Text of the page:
Friday
August 9
2013

Ekta Jhaveri

Indian Farmers Hate Tomatoes: Why this social enterprise is helping them connect to larger customers

Indian agriculture has been in the news for all the wrong reasons. Despite ranking second in worldwide farm output, India still struggles to feed its 1.1 billion people. And millions of small farmers continue to live below the poverty line and many are committing suicide under the severe burden of debt.

The reasons are manifold, but most importantly Indian agriculture suffers from several inefficiencies. Those inefficiencies range from over-reliance on monsoons whose failure to arrive leads to droughts, to corrupt middlemen taking huge cuts from farmer yields at market, to ineffective supply chains where up to a third of crop yields rot before reaching the market.

Moved by the stories he heard from dozens of farmers during his summer fellowship with I-Farm Ventures in India, Bryan Lee, along with Arnav Saxena, co-founded Krishi Star (KS) to reduce rural poverty. KS has had an incredible journey so far with the successful completion of its pilot in June and acquisition of its first customers. I interviewed Bryan to get a handle on KS’s activities, progress, and future plans. (Full disclosure: I am an external consultant with KS).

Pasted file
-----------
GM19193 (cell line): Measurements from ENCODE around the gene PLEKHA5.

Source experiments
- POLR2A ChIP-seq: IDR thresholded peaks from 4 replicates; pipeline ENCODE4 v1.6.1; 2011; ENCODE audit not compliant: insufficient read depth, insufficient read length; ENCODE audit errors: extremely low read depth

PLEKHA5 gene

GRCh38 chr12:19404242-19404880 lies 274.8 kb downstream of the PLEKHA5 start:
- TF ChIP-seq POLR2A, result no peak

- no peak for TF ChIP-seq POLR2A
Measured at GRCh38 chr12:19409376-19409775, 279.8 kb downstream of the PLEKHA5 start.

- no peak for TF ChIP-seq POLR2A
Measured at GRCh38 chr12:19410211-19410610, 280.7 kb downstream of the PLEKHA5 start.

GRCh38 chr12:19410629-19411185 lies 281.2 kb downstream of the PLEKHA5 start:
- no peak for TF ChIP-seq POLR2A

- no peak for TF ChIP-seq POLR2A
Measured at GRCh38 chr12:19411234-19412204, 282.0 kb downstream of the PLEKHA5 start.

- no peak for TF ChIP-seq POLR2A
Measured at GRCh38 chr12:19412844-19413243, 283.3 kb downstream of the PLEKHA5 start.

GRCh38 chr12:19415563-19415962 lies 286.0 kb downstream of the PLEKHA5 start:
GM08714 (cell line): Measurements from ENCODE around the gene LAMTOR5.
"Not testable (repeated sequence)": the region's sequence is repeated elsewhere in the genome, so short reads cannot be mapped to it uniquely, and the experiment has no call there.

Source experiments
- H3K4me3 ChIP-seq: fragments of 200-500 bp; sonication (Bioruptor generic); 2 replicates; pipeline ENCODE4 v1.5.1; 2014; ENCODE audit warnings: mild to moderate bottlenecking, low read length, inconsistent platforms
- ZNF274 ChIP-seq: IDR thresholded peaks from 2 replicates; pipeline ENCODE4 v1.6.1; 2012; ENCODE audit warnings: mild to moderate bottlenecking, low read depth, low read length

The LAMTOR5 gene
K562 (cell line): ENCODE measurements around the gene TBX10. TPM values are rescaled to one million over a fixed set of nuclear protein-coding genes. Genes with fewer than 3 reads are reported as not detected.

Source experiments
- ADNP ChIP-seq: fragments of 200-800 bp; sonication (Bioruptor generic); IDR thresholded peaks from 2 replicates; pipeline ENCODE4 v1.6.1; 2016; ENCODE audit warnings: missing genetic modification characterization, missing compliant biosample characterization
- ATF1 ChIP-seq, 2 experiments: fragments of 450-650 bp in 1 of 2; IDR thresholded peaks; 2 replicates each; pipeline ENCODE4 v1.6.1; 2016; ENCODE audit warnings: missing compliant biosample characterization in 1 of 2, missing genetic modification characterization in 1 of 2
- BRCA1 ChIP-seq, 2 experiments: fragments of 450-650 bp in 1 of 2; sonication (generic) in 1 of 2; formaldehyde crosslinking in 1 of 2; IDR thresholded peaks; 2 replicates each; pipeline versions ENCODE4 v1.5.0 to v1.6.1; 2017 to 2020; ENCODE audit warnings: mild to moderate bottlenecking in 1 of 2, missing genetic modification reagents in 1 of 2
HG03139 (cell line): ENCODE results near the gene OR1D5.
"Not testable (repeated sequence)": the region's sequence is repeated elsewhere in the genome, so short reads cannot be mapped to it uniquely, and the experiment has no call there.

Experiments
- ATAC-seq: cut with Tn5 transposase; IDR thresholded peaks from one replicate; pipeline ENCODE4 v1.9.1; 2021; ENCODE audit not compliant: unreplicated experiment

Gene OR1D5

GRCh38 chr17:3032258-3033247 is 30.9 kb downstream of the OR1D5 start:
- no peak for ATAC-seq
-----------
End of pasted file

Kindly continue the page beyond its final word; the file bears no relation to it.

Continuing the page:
EJ: What inspired you to launch KS?

BL: The inspirational moment occurred during my summer fellowship with I-Farm Ventures. I visited a lot of small farmers across North India and heard their stories. Although they had similar dreams and aspirations for their families like the rest of us they had lost all hope to achieve those. In fact, they felt that being a small farmer in India was like a curse. Also, as an MBA, I felt I could use my skills to help these farmers by creating a steady demand for their products, giving them a better control of the supply chain, and higher prices/margins for their produce.

EJ: What is KS’s vision?

BL: Our vision is to increase and stabilize incomes for small farmers in India by giving them greater ownership of the food value chain through farmer-owned processing units. We identify niche urban markets and provide the capital and operational expertise necessary to launch small scale processing units. Over time, farmers become full owners of these units.

EJ: What have been some of the challenges of running a venture in India?